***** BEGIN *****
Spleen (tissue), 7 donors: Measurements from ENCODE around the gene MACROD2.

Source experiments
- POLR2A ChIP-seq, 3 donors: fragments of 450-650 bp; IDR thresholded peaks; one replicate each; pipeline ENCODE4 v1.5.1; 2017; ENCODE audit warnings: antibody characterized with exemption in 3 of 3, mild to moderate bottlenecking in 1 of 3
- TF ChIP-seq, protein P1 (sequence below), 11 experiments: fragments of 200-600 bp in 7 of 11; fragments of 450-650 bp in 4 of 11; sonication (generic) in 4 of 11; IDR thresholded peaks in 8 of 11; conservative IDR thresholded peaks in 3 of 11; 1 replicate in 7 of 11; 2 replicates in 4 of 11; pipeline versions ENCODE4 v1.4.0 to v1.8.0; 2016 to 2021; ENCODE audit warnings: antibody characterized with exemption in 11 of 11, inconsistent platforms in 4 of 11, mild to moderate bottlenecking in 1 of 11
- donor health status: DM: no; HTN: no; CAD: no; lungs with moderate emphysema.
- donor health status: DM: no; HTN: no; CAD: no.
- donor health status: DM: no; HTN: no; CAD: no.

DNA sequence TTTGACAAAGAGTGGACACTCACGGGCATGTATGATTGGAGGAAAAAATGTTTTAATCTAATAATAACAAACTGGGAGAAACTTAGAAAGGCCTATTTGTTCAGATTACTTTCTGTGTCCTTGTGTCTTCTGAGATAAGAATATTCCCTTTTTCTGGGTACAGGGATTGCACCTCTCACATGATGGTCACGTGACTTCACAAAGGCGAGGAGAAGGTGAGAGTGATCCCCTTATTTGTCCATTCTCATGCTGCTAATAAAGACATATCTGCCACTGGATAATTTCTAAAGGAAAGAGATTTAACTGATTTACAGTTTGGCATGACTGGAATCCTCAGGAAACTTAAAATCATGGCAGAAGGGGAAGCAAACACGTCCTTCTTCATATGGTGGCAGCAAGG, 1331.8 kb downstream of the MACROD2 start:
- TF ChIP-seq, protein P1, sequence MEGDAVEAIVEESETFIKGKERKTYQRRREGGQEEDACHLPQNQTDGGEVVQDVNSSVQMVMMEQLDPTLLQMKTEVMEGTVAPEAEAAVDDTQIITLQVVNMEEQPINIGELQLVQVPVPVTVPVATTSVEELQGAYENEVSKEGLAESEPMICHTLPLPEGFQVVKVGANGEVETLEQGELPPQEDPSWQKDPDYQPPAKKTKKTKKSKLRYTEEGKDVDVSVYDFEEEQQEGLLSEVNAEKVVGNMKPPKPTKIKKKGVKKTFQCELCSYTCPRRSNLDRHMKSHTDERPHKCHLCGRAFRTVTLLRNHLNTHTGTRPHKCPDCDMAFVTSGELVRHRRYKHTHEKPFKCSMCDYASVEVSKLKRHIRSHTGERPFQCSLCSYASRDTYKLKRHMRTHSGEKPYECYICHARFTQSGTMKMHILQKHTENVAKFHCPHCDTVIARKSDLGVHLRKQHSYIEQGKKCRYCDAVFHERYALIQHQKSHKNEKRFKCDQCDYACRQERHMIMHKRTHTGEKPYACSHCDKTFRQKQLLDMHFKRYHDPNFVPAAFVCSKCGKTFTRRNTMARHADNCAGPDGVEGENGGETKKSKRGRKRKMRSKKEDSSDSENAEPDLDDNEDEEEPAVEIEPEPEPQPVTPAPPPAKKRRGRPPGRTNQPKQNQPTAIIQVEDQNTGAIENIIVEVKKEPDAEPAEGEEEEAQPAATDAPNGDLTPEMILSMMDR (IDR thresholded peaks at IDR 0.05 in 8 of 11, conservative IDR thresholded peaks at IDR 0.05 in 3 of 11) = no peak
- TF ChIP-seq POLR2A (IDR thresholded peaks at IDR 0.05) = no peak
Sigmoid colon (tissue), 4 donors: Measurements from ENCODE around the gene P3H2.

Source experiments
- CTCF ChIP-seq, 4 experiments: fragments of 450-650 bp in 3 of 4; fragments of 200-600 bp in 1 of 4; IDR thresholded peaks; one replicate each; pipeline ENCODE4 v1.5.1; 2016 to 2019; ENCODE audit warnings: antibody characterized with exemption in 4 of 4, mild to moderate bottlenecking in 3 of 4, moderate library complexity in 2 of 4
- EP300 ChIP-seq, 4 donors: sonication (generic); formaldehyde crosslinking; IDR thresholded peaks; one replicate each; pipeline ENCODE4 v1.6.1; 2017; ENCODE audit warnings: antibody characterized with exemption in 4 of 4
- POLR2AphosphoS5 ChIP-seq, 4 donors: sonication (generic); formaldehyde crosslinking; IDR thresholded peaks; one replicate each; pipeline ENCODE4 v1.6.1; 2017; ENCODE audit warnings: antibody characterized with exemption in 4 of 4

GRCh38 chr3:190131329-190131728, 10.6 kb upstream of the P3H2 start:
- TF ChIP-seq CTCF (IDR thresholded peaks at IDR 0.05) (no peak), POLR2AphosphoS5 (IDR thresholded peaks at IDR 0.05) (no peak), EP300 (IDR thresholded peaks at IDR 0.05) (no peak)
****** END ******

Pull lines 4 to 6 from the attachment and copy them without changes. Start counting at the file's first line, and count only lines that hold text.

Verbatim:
- TF ChIP-seq, protein P1 (sequence below), 11 experiments: fragments of 200-600 bp in 7 of 11; fragments of 450-650 bp in 4 of 11; sonication (generic) in 4 of 11; IDR thresholded peaks in 8 of 11; conservative IDR thresholded peaks in 3 of 11; 1 replicate in 7 of 11; 2 replicates in 4 of 11; pipeline versions ENCODE4 v1.4.0 to v1.8.0; 2016 to 2021; ENCODE audit warnings: antibody characterized with exemption in 11 of 11, inconsistent platforms in 4 of 11, mild to moderate bottlenecking in 1 of 11
- donor health status: DM: no; HTN: no; CAD: no; lungs with moderate emphysema.
- donor health status: DM: no; HTN: no; CAD: no.